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Bride Cancels Wedding After Guests Refuse to Donate $1500 Each!


Yep, you might have heard of drama, but not to this extent. So we all dream of having the perfect wedding, right? Scented candles, a picturesque reception that makes all your friends from high-school jealous. Ooh, and let’s not forget our dreamy prince charming standing by your side, as you gaze into each other’s eyes and recite your vows.

Aww, if only dreams could be a reality! Sadly, that’s not the case for many of us as we end up with the proverbial wedding filled with plastic vows, a dull reception, and food that is not to par with the brochure that the catering company offered in the first place!

Sound bad, right? Turns out that it could be worse! In fact, today’s tale is one that will certainly have your ribs cracking, or maybe even feeling a little sorry for the lady in question, depending on where your hear is!

A bride canceled her wedding after individuals refused to donate $1500 for the occasion

An Interesting Turn of Events

So the story goes a little something like this. One bride who was looking to have the perfect wedding decided to make over-the-top demands in just about every aspect of the wedding.

However, what really caught the interest of many is the fact that she requested, no wait, demanded her guests to contribute at least $1500 to the wedding. Would you call that a reasonable request?

The lady in question, who asked that she remains anonymous, went on to break up with her partner, citing irreconcilable issues.

Moreover, she went on to explain that she and her partner met when they were just 14 years old. It was love at first sight, and by the time they were 18, they were already engaged!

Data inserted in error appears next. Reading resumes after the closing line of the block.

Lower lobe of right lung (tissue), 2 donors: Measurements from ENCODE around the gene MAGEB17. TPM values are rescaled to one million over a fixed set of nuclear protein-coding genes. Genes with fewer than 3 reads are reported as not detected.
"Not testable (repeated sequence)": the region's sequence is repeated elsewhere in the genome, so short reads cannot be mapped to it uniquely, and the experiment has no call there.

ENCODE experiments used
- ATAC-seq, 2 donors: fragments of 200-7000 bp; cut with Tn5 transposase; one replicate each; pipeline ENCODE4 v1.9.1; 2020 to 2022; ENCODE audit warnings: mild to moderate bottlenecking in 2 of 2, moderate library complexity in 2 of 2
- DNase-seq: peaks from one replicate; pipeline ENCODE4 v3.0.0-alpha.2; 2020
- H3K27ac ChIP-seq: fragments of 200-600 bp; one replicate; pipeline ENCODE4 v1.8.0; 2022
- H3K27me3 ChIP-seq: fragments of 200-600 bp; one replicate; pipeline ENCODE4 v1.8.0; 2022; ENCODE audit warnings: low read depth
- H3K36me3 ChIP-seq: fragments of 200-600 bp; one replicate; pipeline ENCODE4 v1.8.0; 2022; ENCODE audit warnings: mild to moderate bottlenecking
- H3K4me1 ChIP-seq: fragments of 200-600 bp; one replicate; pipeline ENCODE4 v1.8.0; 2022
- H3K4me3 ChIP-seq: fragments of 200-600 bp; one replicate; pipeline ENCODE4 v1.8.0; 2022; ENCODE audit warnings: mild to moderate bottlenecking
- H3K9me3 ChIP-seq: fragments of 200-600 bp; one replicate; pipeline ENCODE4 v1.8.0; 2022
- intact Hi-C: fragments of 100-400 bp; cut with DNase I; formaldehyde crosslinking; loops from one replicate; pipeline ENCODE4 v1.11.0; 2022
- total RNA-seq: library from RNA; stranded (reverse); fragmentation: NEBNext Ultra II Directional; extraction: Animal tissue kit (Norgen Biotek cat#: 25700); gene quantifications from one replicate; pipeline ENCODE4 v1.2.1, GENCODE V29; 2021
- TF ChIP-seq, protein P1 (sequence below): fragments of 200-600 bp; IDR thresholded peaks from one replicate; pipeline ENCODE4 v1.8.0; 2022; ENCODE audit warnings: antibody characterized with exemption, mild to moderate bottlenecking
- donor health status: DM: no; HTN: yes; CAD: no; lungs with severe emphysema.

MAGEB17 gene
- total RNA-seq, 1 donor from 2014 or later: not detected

Here this, the engagement ring cost a whopping $5000.

The couple then proceeded to have a child together while they were still in their early 20s.

After months of planning and saving up to $15,000 for their desired wedding, the couple was shocked that the dream wedding that they had in mind would cost roughly $60,000.

As she puts it, she thought it would be wise to ask for a little help from some of her family members and friends.

The dream wedding was to cost $60,000, however, the bride and groom only managed to raise $15,000

An Over-The-Top Demand

The couple then requested each wedding guest to contribute at least $1500, as well as a pledge of $5000 from the selected maid of honor.

Additionally, she requested that the groom’s parents pledge at least $3000 for the wedding.

That might sound pretty innocent, only that she insisted that if individuals did not contribute, they were not allowed to come to the exclusive wedding.

As she had put it, it was going to be a once in a lifetime party.

Unfortunately, things were not to be as she was pretty depressed that only eight people managed to RSVP to the wedding and send their check. With time, her maid of honor soon backed out from the ceremony as well.

They Tried Financial Online Assistance

In response, they decided to set up a GoFundMe page which only managed to get a donation of $250.

That being said, her fiancé thought that they could have a Vegas wedding instead, and even her maid of honor tried to advise her that she should stick to a set budget.

However, she would have none of it. As a matter of fact, the bride gnarled back. She wondered how was it that someone could promise to give her thousands of fucking dollars only to later go against the promise of the said money. Moreover, how could she have the nerve to tell her to lower her budget?

Which begs the question, is it okay to request others to pay for your wedding?

The Answer Is Yes and No

We all aspire to have that dream wedding. However, to what expense should our dreams go? Yes, it might be a once in a lifetime opportunity for some, but in this volatile market where most Americans are hard with money, coming up with $1500 can be a real hustle.

Additionally, the fact that a wedding is a family and friends affair means that for some, they might feel it important to include the likes friends and family in the budget of the wedding.

Evidently, it all boils down to the views and perceptions of the wedding party. If both the bride and the groom deem it necessary, then well and good. If not, each individual has their choice.


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